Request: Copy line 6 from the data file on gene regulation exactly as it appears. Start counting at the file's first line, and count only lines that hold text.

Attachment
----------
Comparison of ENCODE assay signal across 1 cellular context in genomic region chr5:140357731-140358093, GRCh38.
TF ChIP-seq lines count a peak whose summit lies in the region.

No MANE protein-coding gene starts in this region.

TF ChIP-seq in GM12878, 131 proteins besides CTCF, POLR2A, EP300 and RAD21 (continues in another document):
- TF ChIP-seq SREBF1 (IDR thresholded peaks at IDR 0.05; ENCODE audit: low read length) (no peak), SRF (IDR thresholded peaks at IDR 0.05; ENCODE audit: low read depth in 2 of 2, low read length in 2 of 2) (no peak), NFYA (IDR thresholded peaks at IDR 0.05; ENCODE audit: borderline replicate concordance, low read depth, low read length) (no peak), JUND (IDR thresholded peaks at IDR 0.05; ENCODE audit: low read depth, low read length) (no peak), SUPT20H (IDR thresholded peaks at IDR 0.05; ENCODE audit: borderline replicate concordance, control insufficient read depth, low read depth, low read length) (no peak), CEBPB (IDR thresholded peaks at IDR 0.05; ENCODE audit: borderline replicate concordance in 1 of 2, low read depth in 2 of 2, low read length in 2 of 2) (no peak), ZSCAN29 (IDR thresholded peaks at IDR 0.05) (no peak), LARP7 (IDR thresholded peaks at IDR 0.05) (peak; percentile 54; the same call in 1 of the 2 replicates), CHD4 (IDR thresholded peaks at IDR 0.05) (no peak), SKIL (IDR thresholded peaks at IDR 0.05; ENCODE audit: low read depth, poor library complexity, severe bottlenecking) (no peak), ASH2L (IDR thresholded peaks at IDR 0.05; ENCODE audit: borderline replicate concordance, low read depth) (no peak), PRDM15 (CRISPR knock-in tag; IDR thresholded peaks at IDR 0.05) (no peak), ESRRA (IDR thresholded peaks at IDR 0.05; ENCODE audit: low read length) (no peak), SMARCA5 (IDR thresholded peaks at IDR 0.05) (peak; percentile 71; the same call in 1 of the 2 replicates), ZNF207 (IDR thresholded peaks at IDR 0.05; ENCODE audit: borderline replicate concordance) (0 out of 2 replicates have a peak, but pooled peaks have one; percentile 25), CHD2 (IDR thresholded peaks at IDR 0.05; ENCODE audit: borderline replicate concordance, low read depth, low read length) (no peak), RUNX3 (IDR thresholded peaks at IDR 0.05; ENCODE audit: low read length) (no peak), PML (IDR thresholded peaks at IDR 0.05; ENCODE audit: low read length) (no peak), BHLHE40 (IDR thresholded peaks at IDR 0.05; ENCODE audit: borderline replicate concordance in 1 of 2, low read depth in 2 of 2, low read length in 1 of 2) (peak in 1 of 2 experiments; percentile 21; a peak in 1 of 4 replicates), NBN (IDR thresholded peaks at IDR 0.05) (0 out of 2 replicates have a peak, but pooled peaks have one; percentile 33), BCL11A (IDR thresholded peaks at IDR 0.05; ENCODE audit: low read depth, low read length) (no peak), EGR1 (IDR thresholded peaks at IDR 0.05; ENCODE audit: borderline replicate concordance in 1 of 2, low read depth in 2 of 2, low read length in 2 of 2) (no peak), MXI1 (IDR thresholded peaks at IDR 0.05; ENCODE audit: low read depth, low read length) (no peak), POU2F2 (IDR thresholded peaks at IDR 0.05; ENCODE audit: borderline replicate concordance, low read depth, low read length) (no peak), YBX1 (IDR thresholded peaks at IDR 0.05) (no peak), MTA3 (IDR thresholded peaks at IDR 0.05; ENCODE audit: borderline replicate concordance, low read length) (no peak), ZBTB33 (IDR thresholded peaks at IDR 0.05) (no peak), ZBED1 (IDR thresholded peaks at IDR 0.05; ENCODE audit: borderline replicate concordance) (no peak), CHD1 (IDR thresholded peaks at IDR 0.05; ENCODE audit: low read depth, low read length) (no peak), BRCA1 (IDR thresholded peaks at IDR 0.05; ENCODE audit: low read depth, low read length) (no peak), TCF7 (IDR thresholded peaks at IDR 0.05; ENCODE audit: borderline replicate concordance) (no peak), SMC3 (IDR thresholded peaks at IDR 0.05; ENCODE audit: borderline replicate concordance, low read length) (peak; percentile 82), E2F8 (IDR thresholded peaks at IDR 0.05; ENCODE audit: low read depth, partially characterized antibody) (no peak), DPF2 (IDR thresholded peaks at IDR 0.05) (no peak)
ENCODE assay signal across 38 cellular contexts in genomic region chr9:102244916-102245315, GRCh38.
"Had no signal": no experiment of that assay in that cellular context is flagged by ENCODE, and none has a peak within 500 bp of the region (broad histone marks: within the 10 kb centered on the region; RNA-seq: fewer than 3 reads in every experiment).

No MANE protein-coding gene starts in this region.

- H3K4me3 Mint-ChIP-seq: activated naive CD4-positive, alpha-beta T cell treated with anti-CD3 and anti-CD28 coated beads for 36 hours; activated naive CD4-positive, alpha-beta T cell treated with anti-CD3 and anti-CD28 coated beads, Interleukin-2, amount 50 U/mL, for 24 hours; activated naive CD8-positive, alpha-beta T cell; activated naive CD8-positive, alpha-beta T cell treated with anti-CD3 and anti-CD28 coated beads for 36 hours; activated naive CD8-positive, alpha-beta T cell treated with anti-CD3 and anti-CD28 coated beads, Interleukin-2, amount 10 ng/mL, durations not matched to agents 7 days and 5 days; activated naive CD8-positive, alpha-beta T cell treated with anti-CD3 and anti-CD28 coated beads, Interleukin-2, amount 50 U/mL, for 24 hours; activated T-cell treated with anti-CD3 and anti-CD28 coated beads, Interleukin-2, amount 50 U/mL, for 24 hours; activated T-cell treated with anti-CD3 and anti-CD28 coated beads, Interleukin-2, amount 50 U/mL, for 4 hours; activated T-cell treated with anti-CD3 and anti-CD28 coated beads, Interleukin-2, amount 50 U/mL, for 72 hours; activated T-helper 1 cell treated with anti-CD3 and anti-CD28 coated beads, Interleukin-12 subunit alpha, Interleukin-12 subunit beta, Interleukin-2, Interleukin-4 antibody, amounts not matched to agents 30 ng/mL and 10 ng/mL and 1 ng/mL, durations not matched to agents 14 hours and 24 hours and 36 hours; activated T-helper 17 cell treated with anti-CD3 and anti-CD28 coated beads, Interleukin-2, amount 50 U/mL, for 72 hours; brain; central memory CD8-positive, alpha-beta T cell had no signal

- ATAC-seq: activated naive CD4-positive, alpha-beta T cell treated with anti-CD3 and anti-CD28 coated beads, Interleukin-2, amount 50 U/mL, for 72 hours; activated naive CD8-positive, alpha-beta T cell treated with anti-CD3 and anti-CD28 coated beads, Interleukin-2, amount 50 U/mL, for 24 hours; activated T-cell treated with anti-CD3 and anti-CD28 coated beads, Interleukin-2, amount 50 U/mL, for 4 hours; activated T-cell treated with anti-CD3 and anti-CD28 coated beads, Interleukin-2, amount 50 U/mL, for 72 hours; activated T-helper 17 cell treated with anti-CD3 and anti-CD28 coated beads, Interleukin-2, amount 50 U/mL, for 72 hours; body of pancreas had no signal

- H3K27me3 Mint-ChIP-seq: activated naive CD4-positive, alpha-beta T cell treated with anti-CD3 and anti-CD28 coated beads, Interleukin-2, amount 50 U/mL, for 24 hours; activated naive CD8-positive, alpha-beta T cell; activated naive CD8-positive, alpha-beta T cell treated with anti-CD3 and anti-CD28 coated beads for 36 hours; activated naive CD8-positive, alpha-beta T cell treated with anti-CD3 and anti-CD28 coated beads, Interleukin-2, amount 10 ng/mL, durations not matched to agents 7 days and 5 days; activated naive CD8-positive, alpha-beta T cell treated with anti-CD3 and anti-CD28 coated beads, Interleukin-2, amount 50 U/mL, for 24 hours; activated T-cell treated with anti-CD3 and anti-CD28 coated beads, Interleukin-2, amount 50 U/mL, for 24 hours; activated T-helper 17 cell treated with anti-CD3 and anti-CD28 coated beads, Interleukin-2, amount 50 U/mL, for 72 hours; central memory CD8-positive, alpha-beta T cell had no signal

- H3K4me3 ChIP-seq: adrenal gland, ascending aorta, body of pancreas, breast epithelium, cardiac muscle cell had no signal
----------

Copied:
ENCODE assay signal across 38 cellular contexts in genomic region chr9:102244916-102245315, GRCh38.